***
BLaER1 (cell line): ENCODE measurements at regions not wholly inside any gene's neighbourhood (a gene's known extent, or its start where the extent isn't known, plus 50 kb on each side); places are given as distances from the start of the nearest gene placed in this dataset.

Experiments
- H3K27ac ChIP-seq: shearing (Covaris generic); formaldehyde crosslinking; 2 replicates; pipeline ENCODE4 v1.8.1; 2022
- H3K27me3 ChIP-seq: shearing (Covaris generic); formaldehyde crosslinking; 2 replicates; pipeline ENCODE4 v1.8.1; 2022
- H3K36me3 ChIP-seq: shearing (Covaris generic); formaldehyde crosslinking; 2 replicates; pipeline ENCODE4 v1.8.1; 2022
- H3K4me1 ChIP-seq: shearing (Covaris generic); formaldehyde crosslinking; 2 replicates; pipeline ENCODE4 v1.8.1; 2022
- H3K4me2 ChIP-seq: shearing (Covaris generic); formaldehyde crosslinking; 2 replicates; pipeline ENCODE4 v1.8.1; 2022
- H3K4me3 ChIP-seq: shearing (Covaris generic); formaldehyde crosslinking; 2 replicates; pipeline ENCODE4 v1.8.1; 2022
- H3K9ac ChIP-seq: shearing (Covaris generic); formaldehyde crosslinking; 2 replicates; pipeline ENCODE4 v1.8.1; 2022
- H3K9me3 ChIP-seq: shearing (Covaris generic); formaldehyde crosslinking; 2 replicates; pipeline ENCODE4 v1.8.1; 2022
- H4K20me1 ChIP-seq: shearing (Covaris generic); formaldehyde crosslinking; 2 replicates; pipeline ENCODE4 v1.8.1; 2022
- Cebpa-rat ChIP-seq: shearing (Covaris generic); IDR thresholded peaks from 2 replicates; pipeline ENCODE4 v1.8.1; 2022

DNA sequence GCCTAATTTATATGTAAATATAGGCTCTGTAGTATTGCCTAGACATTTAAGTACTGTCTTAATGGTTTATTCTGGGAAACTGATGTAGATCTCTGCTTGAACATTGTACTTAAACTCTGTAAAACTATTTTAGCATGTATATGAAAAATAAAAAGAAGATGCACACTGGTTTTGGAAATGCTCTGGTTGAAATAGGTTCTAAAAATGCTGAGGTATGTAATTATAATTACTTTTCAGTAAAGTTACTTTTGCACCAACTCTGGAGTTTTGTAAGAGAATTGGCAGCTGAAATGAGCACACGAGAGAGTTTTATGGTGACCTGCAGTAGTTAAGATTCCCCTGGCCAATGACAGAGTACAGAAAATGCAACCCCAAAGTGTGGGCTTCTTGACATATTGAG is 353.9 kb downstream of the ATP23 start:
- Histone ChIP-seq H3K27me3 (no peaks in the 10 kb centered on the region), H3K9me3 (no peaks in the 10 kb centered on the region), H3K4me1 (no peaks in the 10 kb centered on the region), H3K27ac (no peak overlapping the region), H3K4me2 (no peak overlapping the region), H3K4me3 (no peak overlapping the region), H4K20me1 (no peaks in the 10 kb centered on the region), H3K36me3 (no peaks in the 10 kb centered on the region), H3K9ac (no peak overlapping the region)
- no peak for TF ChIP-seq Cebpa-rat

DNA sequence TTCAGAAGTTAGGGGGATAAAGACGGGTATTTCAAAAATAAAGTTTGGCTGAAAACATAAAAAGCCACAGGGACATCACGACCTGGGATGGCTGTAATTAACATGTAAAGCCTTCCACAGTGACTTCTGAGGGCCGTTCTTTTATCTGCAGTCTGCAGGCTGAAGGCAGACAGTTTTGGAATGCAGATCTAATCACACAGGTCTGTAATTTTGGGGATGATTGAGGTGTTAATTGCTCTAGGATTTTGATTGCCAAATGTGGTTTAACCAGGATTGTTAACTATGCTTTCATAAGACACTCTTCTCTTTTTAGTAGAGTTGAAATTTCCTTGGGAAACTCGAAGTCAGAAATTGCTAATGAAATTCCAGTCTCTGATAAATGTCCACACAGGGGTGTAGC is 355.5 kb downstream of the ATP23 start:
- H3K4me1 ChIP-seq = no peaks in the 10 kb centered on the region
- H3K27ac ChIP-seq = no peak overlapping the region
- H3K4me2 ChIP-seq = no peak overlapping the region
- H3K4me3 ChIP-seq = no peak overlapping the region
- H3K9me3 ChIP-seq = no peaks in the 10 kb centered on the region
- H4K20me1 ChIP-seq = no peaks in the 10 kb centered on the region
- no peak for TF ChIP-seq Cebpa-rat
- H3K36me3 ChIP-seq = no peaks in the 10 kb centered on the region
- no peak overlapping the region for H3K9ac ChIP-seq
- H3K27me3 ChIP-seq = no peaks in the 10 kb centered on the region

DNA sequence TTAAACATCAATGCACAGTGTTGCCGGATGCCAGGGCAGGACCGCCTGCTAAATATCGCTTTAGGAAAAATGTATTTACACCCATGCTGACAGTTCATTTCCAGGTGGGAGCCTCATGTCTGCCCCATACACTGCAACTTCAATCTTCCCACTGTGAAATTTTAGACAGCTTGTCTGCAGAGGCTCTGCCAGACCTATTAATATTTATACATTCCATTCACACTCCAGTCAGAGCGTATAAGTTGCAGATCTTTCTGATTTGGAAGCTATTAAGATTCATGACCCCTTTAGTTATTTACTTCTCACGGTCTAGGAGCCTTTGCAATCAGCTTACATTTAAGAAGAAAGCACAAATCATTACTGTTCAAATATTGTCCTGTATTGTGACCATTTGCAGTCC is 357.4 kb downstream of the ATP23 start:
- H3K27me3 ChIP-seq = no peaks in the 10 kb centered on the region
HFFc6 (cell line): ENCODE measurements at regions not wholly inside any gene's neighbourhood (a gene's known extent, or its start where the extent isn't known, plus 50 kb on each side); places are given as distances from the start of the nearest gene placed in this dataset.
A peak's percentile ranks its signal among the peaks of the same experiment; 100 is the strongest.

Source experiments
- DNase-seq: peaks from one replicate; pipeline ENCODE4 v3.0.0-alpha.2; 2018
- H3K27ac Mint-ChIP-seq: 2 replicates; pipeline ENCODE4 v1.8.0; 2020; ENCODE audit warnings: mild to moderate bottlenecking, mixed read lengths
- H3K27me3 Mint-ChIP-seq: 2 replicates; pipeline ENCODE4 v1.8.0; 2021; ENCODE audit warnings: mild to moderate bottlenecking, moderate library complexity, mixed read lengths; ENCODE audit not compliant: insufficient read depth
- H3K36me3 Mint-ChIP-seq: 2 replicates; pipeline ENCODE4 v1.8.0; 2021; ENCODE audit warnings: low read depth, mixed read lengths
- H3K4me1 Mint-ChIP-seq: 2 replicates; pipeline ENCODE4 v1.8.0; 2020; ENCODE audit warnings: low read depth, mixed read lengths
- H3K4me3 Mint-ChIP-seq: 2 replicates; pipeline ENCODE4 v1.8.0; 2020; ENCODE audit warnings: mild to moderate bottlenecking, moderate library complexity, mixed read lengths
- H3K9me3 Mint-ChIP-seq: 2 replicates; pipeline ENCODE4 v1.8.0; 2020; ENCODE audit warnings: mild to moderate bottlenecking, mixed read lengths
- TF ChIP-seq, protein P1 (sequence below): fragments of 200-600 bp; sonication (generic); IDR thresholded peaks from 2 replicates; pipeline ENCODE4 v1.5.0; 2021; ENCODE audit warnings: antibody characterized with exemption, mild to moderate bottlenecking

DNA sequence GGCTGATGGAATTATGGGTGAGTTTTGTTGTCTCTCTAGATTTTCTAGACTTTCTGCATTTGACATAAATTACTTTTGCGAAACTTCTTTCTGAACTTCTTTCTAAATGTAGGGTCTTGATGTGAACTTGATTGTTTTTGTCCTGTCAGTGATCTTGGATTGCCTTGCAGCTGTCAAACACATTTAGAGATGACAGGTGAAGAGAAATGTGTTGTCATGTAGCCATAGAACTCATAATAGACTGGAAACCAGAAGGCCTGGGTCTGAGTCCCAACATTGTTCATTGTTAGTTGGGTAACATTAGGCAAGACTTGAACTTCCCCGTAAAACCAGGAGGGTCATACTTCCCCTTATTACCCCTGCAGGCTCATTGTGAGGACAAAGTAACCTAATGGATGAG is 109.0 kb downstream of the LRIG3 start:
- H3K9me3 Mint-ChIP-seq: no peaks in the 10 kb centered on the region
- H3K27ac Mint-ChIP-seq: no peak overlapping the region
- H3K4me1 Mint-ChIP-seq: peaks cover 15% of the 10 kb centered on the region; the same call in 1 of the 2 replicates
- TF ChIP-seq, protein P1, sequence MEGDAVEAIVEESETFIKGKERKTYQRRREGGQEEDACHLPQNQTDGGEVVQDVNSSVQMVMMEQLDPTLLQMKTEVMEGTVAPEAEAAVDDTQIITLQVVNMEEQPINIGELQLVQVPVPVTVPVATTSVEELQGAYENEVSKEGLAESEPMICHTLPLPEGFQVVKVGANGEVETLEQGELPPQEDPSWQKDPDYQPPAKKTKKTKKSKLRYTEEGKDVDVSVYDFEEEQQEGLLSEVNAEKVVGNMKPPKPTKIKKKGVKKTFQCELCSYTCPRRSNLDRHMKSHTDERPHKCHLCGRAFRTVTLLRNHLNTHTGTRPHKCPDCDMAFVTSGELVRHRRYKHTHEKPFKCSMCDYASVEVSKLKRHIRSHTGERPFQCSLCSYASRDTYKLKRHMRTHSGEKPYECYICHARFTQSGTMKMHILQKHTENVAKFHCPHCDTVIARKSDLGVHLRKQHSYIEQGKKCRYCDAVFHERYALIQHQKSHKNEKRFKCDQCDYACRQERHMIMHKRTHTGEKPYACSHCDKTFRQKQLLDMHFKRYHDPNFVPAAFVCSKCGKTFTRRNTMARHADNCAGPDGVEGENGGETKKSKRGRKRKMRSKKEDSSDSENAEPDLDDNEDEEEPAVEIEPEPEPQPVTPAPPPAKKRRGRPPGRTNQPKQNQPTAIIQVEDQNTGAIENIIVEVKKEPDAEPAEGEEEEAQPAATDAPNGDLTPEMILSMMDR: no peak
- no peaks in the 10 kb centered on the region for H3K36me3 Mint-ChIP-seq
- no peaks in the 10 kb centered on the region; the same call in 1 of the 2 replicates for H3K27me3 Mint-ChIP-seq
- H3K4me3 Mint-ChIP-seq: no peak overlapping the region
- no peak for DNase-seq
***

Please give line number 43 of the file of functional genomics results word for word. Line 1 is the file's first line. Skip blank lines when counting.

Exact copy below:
- H3K4me1 Mint-ChIP-seq: peaks cover 15% of the 10 kb centered on the region; the same call in 1 of the 2 replicates